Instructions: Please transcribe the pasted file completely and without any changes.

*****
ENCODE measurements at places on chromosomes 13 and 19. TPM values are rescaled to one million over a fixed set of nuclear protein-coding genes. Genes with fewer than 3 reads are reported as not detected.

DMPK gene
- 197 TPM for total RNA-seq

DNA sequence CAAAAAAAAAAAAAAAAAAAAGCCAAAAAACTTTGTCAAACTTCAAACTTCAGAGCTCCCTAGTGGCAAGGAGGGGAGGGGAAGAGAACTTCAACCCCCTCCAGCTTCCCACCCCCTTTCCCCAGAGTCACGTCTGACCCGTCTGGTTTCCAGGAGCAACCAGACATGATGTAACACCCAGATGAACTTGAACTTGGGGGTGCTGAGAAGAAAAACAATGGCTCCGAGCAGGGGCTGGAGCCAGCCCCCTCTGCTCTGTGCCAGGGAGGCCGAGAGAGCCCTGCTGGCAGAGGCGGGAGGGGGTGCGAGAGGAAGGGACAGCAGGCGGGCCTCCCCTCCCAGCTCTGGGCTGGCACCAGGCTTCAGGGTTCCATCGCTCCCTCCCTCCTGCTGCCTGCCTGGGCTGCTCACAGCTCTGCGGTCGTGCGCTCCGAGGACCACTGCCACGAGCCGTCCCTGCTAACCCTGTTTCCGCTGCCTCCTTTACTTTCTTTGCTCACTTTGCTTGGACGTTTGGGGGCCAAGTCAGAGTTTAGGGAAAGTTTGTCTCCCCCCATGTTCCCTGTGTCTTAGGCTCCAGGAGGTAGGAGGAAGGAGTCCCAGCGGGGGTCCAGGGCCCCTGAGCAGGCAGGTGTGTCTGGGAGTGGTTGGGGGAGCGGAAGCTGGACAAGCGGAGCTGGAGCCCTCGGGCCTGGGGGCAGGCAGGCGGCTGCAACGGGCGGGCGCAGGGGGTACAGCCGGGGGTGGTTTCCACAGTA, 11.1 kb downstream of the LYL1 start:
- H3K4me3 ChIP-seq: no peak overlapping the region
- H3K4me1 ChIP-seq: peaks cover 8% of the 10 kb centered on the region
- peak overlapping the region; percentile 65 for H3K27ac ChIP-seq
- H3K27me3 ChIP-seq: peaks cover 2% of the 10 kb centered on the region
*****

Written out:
ENCODE measurements at places on chromosomes 13 and 19. TPM values are rescaled to one million over a fixed set of nuclear protein-coding genes. Genes with fewer than 3 reads are reported as not detected.

DMPK gene
- 197 TPM for total RNA-seq

DNA sequence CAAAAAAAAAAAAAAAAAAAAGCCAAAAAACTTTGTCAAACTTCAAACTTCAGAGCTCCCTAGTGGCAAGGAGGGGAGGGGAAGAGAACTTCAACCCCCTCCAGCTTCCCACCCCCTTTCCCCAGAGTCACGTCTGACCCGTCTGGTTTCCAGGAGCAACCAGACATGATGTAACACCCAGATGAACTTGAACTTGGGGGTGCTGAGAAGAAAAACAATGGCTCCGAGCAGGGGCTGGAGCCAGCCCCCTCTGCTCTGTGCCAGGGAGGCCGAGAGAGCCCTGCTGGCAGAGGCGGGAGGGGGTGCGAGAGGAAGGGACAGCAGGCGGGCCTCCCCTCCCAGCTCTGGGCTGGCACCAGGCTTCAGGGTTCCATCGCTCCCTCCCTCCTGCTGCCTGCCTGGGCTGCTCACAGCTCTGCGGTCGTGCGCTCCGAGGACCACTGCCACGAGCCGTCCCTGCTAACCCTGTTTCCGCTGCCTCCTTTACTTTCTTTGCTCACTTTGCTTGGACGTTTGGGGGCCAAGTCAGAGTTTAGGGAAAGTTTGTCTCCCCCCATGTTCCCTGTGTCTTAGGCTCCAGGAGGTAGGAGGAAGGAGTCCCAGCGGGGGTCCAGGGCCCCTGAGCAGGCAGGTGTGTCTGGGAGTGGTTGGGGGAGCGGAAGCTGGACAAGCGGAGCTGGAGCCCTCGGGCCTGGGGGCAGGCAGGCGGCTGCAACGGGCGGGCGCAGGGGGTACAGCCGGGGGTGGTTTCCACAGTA, 11.1 kb downstream of the LYL1 start:
- H3K4me3 ChIP-seq: no peak overlapping the region
- H3K4me1 ChIP-seq: peaks cover 8% of the 10 kb centered on the region
- peak overlapping the region; percentile 65 for H3K27ac ChIP-seq
- H3K27me3 ChIP-seq: peaks cover 2% of the 10 kb centered on the region